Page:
We must teach our children to be Kingdom heirs—not just laborers in the marketplace **** “Who are you?” a university student once asked me. Odd question, I thought. I’d handled countless student questions, but this one caught me unprepared. “Uh . . . I’m a professor,” I answered weakly. “No!” he shot back. “I don’t mean what do you do, but who are you?” His question unsettled me. Like most North Americans, I’d been carefully, though not intentionally, catechized since a lad at my parents’ side that the first and most important question we ask adults at first meeting (after getting their name) is, “What do you do?” I’d learned that catechism lesson well, repeating it literally hundreds of times in all kinds of social settings over the years. But that catechism had left me quite unprepared to answer this more fundamental question about my personal identity separate from my place in the market. That grieved me because, as a Christian, I had been better versed in the catechism of secular pragmatism than in Lord’s Days 12 and 13 or the Scriptures. And I knew I wasn’t the only one. The answer that changes everything The Spirit himself bears witness with our spirit that we are children of God, and if children, then heirs—heirs of God and fellow heirs with Christ.... – Romans 8:16-17a As I have reflected on that encounter over the years, I’ve realized that the biblical and covenantal answer to the question, “Who are you?” is a glorious one that stands in stark contrast to the secular myth that our employment or “career” defines us. Of course, our work and callings as Christians in the marketplace are important. Providing for our families is a great privilege and responsibility. But the priority of work in both our lives and the education of our children is almost certainly misplaced and overemphasized today in Reformed circles. Our Calvinistic work ethic and sense of vocation – serving the Lord in all things – are a glorious heritage, but in our 21st century context, they have become largely indistinguishable from the middle class idolatry common among our unbelieving neighbors (i.e., having “another object in which men place their trust” ). In fact, over 30+ years of university teaching, evenly divided between secular universities and Christian colleges, I can testify that the one question all parents – Christian and non-Christian alike – ask about higher education is, “What kind of job can my kid get when he/she graduates?” Intended or not, that question reveals deep worldview priorities. And such a question is certainly not the fruit of careful, prayerful parental reflection on what it means to educate covenant children as heirs of Christ who will seek first the kingdom. By contrast, the Scriptures never identify God’s covenant children as people with jobs who happen to hold to a particular religious tradition. Instead, the Bible repeatedly calls us heirs of a kingdom, the adopted sons and daughters of the King of the universe. We are not just Christians who happen to have various jobs or work to do. We are royalty (Rom. 8:14-17, Eph. 1:3-6, I Pet. 2:9). We will reign over all creatures with Christ eternally (Heid. Cat., Q. 32). We are the adopted children of God and fellow heirs with Jesus, with all the privileges of the sons of God (Luke 2:11, Acts 10:36, I Tim. 6:15, Rev. 19:16; Heid. Cat., Q. 34). We are princes and princesses of the King of kings! We are royal heirs! And that answer to the question, “Who are you?” changes everything! Like young Prince George, the baby heir to the throne of England and the United Kingdom, a day mustn’t pass that we wonder who we are, why we are being educated, and what we are being prepared to be and to do. We are heirs to a throne and a Kingdom far greater and more glorious than the one in England. The House of Windsor pales in comparison to Jesus’s realm and our divine inheritance! How much more, then, should we, who are heirs of the King of kings and Lord of lords, prepare ourselves and our children to be thoroughly and faithfully educated in everything it means to be a son and daughter of the Creator, Redeemer, and Lord of the Universe. Thoroughly and faithfully educated in everything it means to be royalty. What does that look like? If we understand we are educating royalty, how should that impact how we teach, and what we expect? Then we will understand there is no time for the wicked nonsense about “sowing wild oats” or setting a low bar of expectations for our children. That is the rebellious spirit of prodigals who forget who they (and their children) really are. Those who are in line to take their places in Christ’s kingdom as princes and princesses must expect more of themselves and of their children. “To whom much is given, much is required” (Luke 12:48). Because we are royalty in Christ, God has king-sized expectations and blessings in store for us and our children – if we have eyes to see and ears to hear. The entire book of Proverbs is Solomon’s instruction to his royal heirs to know wisdom and instruction, to understand words of insight, to receive instruction in wise dealing, in righteousness, justice, and equity; to give prudence to the simple, knowledge and discretion to the youth – let the wise hear and increase in learning, and the one who understands obtain guidance, to understand a proverb and a saying, the words of the wise and their riddles (Prov. 1:2-6). Such an education must provide much more than an awareness of fragmented facts or specialized work skills for a place in the job market. Again, that’s not to say that facts and skills are not important. Nor is it to say that we should suddenly trade pragmatic, nose-to-the-grindstone sweat of our brows for pious sounding spiritual platitudes. The issues are where does the education of Christ’s royal heirs fit in our list of priorities and what should that education look like. Priorities: We are royalty. So start acting like it. Have you forgotten the exhortation that addresses you as sons? "My son, do not regard lightly the instruction of the Lord, nor be weary when corrected by him. For the Lord instructs the one he loves, and corrects every son whom he receives." It is for instruction that you have to endure. God is treating you as sons. – Hebrews 12:5-7 Those who are fellow heirs in Christ know that His regal ways are not the power-grabbing, lording-it-over-others, self-seeking ways of the ungodly. Far from it. Christ ascended to His Father’s throne only after sacrificing everything for His people and His creation. He gave himself away. His royal way is the way of selfless love and sacrifice. He died that we might die to sin and death. He lives that we might live in glory forever. Sacrificial service for the sake of the kingdom is the mark of true kingship, true royalty. It characterizes our Lord Christ. And it must characterize our Lord’s true heirs in their lives and in their education. As Christ’s royal heirs, we dare not be content to prepare ourselves or our children merely to be cogs in the economic machinery of our secular consumer culture. Even the ancients understood that slaves are only trained to perform tasks. They have no rights of inheritance, no deeper identity. A slave’s identity is his work. But free citizens and royalty, who will dedicate themselves to the advance of the kingdom, must be educated deeply for the day when their royal leadership and service is expected. Similarly, we are called to a higher purpose and bear greater responsibility for how we live and prepare our children for their royal callings. Unfortunately, we have, as the author of Hebrews suggests, forgotten the divine exhortation to educate our children in the nurture and instruction of the Lord (Eph. 6:4, Heb. 12:5ff). We have forgotten in part because we have forgotten who we are. A Royal education: Recovering the Lost Tools of Learning This memory lapse is most evident in how we educate our children today. Education, even that which purports to be Christian, is now often devoted primarily to the goal of producing good little workers for the secular labor force, efficient widgets for our economy’s production line, and little more. That falls far short of the biblical expectation that Christian children be saturated in the instruction of the Lord and grow up knowing what it means to be royal heirs of Christ the King. An education bearing the name of the King ought, at the least, to offer His royal heirs... 1. A comprehensive and integrative understanding of God’s world and of how all things cohere in the Lord Jesus Christ (Eph. 1:4-11). Such an education will give children the “big picture” of how all things, all spheres of creation, are interrelated in the glory of their Creator. The university itself was a Christian invention in the Middle Ages (the earliest established between A.D. 1100 and 1200), designed to give students an integrated Christian vision and foundation for all future learning. That was the original purpose of the classical liberal arts (meaning, the arts of a free citizen). For almost a millennium, Christian universities taught the classical liberal arts or the so-called Trivium and Quadrivium: The Trivium, or the Three Ways, stressed the good structure of language (Grammar), the way to discern truth (Logic), and how to express truth beautifully (Rhetoric)—all to encourage a student’s life-long love of goodness, truth, and beauty in words and language, as typified by the Word Himself in John 1:1-14. The Quadrivium, or the Four Ways, encouraged a life-long love of goodness, truth, and beauty in the use of numbers (Arithmetic), numbers in space (Geometry), numbers in time (Music or Harmony), and numbers in space and time (Astronomy), revealing the unity and diversity of creation and of our Triune Creator Himself (Deut. 6:4, “Hear, O Israel: The LORD our God, the LORD is one,” and Matt. 28:19, “Go therefore and make disciples of all nations, baptizing them in the name of the Father and of the Son and of the Holy Spirit”). Together, the Trivium and Quadrivium, the original seven liberal arts, offered students essential insights into the harmony and wholeness of God’s diverse world and into the interrelated truth, goodness and beauty of its Triune Creator. They didn’t give students just the facts or skills for a job, but the tools of lifelong learning from a Christian perspective. Unfortunately, today’s arbitrarily selected smorgasbord of academic subjects and randomly structured university curricula, following the modern analytic, scientific tradition, tend to do the opposite: they offer fragmented bits of information with no principle of coherence or relationship. But in God’s economy, the whole is always more than the sum of its parts. An education that does not teach us how to see the wholeness of God’s creation, and to equip us to understand how all things cohere in Christ, inevitably misses the big picture about creation and creation’s God. It is a partial, incomplete, distorted education. Curiously, specialization at the undergraduate level was virtually unknown in North America prior to the late 19th century. University students did not “major” in a narrow academic disciplines or vocational specializations prior to 1879. They couldn’t. “Majors” simply didn’t exist before then. Instead, all undergraduates received a classical, integrated liberal arts foundation. The universities gave them essential tools for learning that applied to all their various callings as sons and daughters, spouses, parents, neighbors, citizens, providers, voters, buyers and sellers in the marketplace, and parishioners. Their work skills and the job training needed to provide for their families were developed outside the classroom in on-site training or apprenticeships done in the context where the work was actually being done. Augustine, Luther, Calvin, Kuyper, C.S. Lewis – all the greatest leaders in our Christian tradition – were so classically educated in the traditional, integrative liberal arts of the Trivium and Quadrivium and practically trained. But pragmatists of the late 19th and early 20th century sold their Christian academic birthright for a mess of modernist career pottage. They turned schools into egalitarian job training camps for the workers of the world and abandoned the Christian pursuit of wisdom and knowledge in the Lord. The schools dumbed down and the church has grown steadily weaker ever since. Reversing that trend will require that the King’s royal heirs expect... 2. Truly godly and wise teacher-mentors (Luke 6:40). According to Jesus, the teacher – not the curriculum, not the lesson plan, not the technology, not the facilities, not the accreditation, not the tuition rate – is the single most important factor in a child’s education. “A student, when mature, will be like his teacher,” Jesus said. All the other bells and whistles may be nice (though they can often be more of a distraction than a help), but the teacher is key. Yet, in my experience, Christian parents often know more about a school’s university admission rates, or a college’s career placement rates, or tuition rates, or financial aid plans, or sports programs than they do about the character and spiritual health of the men and women who will actually be shaping the minds and lives of their children in and out of the classroom. Sadly, many Christian school administrators and boards aren’t much better, giving higher priority to paper credentials and standardized test scores and bricks and mortar than to the character and spiritual integrity of their teachers. Of course, academic expertise and standardized testing have their place. But parents, administrators and school promotional literature often stress most what actually counts least from a Kingdom perspective. And such misguided emphases have the potential to catechize generations of parents and children in what is least in the Kingdom. The teacher is so crucial, as Jesus says, because all education is fundamentally personal. That’s because truth itself is personal. Truth is a person. Jesus said, “I am the way, the truth and the life” (John 14:6). Truth is not some collection of brute facts or scientifically verifiable propositions. It is a living person. Teachers either faithfully represent or embody that Truth before their students or they don’t. Parents or educators who misunderstand this crucial biblical principle put their children and students at grave risk of misunderstanding the Truth and being catechized in lies and ungodliness. No matter how much parents think their child can be a “good witness” in a secular education environment, that child is not the teacher, but the one being taught. And no matter how mature we imagine our children to be (often overestimating), their “cement is still wet.” They are still students seeking to be taught and led into maturity, readily influenced by others older and more experienced. The question is, who will teach them and lead them into what kind of maturity? Moreover, those who think that new distance learning technologies will provide a quality education without putting their children at risk under ungodly teachers make a similar mistake. Learning godly knowledge and wisdom is not a data download. A student will be shaped by his or her teacher, no matter who that teacher is, no matter how the instruction is delivered. Finally, the education of the King’s royal heirs ought also to include... 3. The shaping of our desires for the things of the Kingdom Therefore I tell you, do not be anxious about your life, what you will eat or what you will drink, nor about your body, what you will put on. Is not life more than food, and the body more than clothing? ... For the Gentiles seek after all these things, and your heavenly Father knows that you need them all. But seek first the kingdom of God and his righteousness, and all these things will be added to you. – Matthew 6:25, 32-33 Jesus did not say, “Seek first vocational-technical training, and all that kingdom of God and righteousness stuff will be added later.” Yet to hear parents of university-bound students talk today about their educational goals for their children, you’d think he had. The dominant secular vocational paradigm for higher education has influenced us more on these issues than our Christian schools, our catechism classes, and even our churches. For that, we must repent. Our heavenly Father knows everything we need to live and to thrive, and He will provide them for us by His perfect means according to His perfect timing. He tells us explicitly not to stress over the little stuff. Grasping at college majors and career preparation will not add one penny to our bank accounts, put one more meal on the table, or add one more second to our lives that He has not already ordained. So stop majoring in the minors. Instead, major in God’s priorities: Christ’s kingdom and His righteousness. What our schools and universities must encourage in our covenant children is a deeply held heart-desire for the things of God and of His Kingdom. Conclusion As Calvinists who take the sovereignty of God – the crown rights of Christ – seriously, we cannot, must not, train our children merely to be good little widgets in the secular marketplace who also happen to go to church each Lord’s Day. We vowed to raise them for much greater things at their baptisms. So, “Who are you?” You are the royal heirs of the King of kings; start acting like it. Your children are royalty; start treating them like it. Your children are inheriting a Kingdom; so start educating them for it. A Chinese translation of this article can be found here....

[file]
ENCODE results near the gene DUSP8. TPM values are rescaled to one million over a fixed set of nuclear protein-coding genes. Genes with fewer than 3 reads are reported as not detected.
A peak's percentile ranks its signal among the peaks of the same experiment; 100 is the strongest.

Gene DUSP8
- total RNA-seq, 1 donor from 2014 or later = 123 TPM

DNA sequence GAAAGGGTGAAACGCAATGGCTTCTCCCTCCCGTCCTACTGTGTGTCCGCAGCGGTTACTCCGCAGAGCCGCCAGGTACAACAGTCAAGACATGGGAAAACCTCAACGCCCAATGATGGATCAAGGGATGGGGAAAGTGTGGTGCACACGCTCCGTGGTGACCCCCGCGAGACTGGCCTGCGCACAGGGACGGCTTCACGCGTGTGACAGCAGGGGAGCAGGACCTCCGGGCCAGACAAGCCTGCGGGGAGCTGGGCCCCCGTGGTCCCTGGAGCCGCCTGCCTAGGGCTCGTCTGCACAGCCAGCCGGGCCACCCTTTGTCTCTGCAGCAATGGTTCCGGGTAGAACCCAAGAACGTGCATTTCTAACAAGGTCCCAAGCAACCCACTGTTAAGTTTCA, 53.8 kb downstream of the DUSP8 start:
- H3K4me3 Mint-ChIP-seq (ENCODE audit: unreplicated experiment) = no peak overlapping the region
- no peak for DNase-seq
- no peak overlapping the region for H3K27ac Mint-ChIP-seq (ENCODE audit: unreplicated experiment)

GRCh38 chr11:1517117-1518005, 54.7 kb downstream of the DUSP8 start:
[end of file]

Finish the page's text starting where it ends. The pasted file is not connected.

On public schools: evangelism is not discipleship